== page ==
Introduction to GuiltySparkPosted: January 14, 2011
For my undergraduate directed project, I have decided to continue the development of my program GuiltySpark. As a requirement of the project, I will be using this blog to record the details of my progress.
I’m an avid player of the PC game Halo, and I’ve been involved in its modding scene for around 4-5 years. During that time, I’ve picked up 3D modeling and texturing skills, and I’ve joined the staff of the community’s most active site. These days, I mostly create custom skyboxes for mapping teams, which I enjoy because Iove drawing with my tablet. It was only natural for me to try programming applications for Halo after going through first year CSC. Programming for Halo usually involves reading from or writing to the running game’s memory. This opens up new possibilities for players and developers alike that didn’t exist before. For example, a community member developed an wrapper API for the game engine that allows the addition of extensions to the game such as postprocessing and removing various limits that once held map-makers back.
I was inspired by the work of these community members, but I always lacked the experience to make these applications myself. Near the end of CSC 115, I wondered if I could make a program that, using only the player’s coordinates, navigated the player around a map (one of the ingame levels). So I began work. First, a failed Java attempt, then I decided to learn C# as it would be easier to perform “memory hacking” with. I worked all through the summer and when I could during the Fall 2010 semester. What I’ve ended up with is a fully automated, user-programmable bot. Not only will it travel around the map, but it will actually target and shoot at other players. In other words, it plays Halo by itself.
How does it work? Users need to create a special node graph for each map. The bot uses it for path finding and path following. GuiltySpark contains all the tools a user needs to create these node graphs, and I believe it’s quite user-friendly. Once the bot could travel around, I knew I could take the program a step further and add some sort of aiming and AI system. I began to brainstorm for the AI system. It needed to be able to react to changes in the environment and make decisions. The decisions should depend upon information from the environment. Some tasks should have a higher priority at times than others. Using these requirements, I made up a sort of programming language to define the bot’s behaviour. Users of GuiltySpark can write these AI files themselves, and it’s actually “compiled” into a usable form when they load it into the program. It’s easiest to think of it as a tree of tasks, each tree node having a priority. Priorities can incorporate data from the game environment. At each step of the AI, it finds the highest priority path down the tree. This represents a decision.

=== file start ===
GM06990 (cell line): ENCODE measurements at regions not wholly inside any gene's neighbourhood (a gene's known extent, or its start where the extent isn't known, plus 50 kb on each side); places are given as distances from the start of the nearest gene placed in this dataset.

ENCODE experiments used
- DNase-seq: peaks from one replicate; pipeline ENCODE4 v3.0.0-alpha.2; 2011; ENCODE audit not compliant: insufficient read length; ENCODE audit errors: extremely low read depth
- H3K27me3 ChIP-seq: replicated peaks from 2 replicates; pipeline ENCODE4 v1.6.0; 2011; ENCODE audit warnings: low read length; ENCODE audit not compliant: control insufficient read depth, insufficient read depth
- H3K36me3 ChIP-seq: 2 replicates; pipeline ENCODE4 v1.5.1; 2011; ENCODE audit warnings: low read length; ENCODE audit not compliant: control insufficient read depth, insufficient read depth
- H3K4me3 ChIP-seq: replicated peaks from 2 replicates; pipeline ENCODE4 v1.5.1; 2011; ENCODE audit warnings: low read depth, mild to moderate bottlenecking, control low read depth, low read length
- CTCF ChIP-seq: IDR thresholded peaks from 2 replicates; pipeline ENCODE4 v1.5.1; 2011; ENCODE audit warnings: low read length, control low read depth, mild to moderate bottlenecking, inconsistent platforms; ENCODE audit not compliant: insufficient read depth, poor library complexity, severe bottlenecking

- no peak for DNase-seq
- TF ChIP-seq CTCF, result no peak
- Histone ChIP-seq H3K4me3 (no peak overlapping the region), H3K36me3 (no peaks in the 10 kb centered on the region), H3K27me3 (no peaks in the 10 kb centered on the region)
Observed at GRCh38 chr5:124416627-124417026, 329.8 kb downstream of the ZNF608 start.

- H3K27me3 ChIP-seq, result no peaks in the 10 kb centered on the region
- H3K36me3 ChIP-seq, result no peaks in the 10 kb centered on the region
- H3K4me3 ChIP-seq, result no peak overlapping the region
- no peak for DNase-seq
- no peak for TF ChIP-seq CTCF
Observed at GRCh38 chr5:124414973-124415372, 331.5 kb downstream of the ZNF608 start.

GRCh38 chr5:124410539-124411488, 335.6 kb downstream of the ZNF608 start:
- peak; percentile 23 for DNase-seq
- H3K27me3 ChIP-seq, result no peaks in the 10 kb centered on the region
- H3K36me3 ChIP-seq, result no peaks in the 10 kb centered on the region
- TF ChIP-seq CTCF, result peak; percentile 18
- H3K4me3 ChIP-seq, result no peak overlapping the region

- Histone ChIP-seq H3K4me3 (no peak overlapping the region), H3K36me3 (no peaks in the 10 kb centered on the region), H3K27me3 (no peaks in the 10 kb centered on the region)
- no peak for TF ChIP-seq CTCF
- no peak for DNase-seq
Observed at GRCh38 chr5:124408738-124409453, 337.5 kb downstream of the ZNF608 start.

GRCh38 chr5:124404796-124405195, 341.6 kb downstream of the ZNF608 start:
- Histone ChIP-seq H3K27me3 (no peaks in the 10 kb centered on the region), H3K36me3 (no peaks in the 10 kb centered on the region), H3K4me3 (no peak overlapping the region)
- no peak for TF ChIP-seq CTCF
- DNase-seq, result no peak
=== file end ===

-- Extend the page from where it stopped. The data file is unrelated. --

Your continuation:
GuiltySpark is currently in beta testing. I have 8 testers from the Halo community looking for bugs and requesting features. It’s about a month or two from release. However, for my undergraduate directed project I will be further working on the program before and after release, and including my changes in a future version.
If you’ve read this far, you’re probably wondering what exactly I want to do for GuiltySpark as my project. Right now, target visibility is checked using a cheap trick. When you aim at a target ingame, their name shows up on screen. The text won’t show up when you aim at someone through obstacles, so I can see if that text is visible or not to determine if the bot has a clear shot. The problem is that the text doesn’t show up if the target is too far away, even if visible. My bot can also aim ahead of moving targets to compensate for projectile travel time and network latency. Leading too far ahead makes the text disappear. I need a better solution.
The better solution is to extract the level geometry from Halo’s memory, then perform some kind of ray casting on it. This is something totally new to me and I’m excited to try it. It will be a challenge to correctly extract the geometry and work with it in a real-time fashion. Luckily, my program already has a small overhead of about 2-4% CPU usage (by task manager) when running the AI, aimbot, and path following. I’ve made sure to optimize where I can because I didn’t know how expensive the AI system would be, especially since users can write their own AI behaviour files to program the bot however they want. I tried to safeguard the program against them using too many resources with complicated AI files.
Anyway, once this project is cleared and official I will start doing my research. A lot of work needs to be done before I can even work with the level geometry, and further work needs to be done to integrate this all seamlessly into my existing program.
I will try to update this blog at least once per week.